Prince Yuri Lubovedsky
When I asked him why he had been away so long, Bogga-Eddin answered as follows: ‘I was away all this time because in one of the towns of Upper Bukhara I chanced to meet an extremely interesting man, and in order to see him more often and converse with him as much as possible about questions which profoundly disturbed me, I arranged to serve as his guide for a journey through Upper Bukhara and along the banks of the Amu Darya, and it is with him that I have come here now.’
‘This old man,’ continued Bogga-Eddin, ‘is a member of a brotherhood, known among the dervishes by the name of Sarmoung, of which the chief monastery is somewhere in the heart of Asia.’
Bogga-Eddin further told me: ‘During one of my conversations with this extraordinary being, it turned out that he somehow knew a great deal about you. I therefore asked him whether he would have anything against it if you should wish to see him.
‘To this question he answered that he would be glad to see you, a man who—though by origin a kaphir—has succeeded, thanks to his impartial attitude towards all people, in acquiring a soul similar to ours.’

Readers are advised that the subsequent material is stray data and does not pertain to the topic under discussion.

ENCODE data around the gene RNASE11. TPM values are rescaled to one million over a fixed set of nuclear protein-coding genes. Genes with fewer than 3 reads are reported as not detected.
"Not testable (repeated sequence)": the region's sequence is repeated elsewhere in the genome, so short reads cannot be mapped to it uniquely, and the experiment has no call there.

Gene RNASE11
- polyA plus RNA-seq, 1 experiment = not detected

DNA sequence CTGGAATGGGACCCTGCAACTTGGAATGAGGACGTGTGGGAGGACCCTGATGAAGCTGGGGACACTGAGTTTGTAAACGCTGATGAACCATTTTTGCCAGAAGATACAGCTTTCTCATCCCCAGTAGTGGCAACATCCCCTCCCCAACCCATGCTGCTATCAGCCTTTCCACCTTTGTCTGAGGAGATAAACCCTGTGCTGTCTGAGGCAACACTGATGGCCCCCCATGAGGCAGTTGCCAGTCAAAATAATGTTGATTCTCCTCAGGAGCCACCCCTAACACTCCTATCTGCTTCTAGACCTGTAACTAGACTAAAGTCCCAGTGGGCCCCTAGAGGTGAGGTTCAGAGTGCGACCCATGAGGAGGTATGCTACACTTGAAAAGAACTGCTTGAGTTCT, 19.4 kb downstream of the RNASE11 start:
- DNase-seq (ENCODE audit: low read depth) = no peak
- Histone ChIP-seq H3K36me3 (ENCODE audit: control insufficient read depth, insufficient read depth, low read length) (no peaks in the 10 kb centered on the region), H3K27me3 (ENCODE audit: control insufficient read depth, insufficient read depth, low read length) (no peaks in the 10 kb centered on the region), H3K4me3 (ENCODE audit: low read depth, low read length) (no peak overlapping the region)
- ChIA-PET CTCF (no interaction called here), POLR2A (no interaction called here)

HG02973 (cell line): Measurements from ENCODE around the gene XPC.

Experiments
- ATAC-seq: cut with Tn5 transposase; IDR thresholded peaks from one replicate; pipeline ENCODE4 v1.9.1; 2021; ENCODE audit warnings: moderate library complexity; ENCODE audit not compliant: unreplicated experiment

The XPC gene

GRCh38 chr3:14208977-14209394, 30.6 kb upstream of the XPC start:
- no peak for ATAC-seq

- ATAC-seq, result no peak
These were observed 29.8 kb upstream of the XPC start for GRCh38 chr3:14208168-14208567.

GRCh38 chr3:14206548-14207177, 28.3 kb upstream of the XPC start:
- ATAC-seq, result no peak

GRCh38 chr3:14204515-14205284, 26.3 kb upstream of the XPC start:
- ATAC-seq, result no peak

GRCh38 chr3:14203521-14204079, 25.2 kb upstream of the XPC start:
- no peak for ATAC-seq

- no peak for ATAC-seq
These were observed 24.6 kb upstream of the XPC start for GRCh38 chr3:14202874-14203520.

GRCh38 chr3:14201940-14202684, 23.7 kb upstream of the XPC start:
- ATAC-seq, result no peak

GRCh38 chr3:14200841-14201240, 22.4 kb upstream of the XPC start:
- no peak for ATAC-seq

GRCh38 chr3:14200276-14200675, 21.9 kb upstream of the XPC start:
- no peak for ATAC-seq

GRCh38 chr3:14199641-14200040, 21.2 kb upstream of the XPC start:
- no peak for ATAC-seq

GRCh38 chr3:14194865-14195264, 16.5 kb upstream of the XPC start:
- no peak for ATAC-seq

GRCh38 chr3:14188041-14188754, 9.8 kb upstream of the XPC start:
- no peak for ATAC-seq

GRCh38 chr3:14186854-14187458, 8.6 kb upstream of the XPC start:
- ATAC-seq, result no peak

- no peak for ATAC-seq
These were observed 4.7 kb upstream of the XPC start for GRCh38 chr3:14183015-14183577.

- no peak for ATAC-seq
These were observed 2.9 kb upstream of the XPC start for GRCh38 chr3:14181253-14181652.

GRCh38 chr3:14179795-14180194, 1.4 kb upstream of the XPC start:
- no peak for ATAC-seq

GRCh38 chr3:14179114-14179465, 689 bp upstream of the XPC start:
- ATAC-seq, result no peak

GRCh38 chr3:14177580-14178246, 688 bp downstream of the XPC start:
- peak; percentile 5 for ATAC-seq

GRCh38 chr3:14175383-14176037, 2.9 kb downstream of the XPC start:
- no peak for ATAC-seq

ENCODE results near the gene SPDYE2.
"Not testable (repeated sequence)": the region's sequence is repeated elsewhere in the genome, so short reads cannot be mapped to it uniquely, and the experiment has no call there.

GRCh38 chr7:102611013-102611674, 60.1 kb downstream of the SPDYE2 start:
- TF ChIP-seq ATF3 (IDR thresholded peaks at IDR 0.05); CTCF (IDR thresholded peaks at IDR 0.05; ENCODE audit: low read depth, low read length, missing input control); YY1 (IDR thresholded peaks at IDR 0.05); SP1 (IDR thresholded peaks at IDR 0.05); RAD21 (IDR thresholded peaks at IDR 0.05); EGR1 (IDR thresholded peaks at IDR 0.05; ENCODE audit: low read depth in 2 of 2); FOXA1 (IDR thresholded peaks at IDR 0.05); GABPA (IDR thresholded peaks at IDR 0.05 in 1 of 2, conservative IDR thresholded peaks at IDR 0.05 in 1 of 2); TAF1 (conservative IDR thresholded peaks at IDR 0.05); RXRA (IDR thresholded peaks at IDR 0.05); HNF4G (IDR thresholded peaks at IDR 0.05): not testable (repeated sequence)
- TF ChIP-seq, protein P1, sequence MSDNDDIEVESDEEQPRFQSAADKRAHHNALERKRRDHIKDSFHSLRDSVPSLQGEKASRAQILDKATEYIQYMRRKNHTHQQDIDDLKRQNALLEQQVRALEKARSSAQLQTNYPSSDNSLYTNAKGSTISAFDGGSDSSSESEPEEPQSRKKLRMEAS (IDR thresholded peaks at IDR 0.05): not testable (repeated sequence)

Kaphir is the name given to all foreigners of other faiths—and this includes all Europeans in general—who, according to the notions there, live like animals, without principles and without anything holy in them.
Everything that Bogga-Eddin told me about this man set my brain in a whirl, and I begged him to arrange a meeting for me as soon as possible. He readily agreed to do so, as at that moment the old man was not far away, staying with some acquaintances in Kishlak, near New Bukhara. We arranged to go there the next day.
I had several very long conversations with this old man. In the last one he advised me to go to his monastery and stay there for a time.
‘Perhaps,’ he explained, ‘you will succeed in talking with someone or other there about the questions which interest you, and maybe in this way you will make clear to yourself what it is you seek.’ He added that if I wished to go there, he would be willing to help me, and would find the necessary guides, on condition that I would take a solemn oath never to tell anyone where the monastery was situated.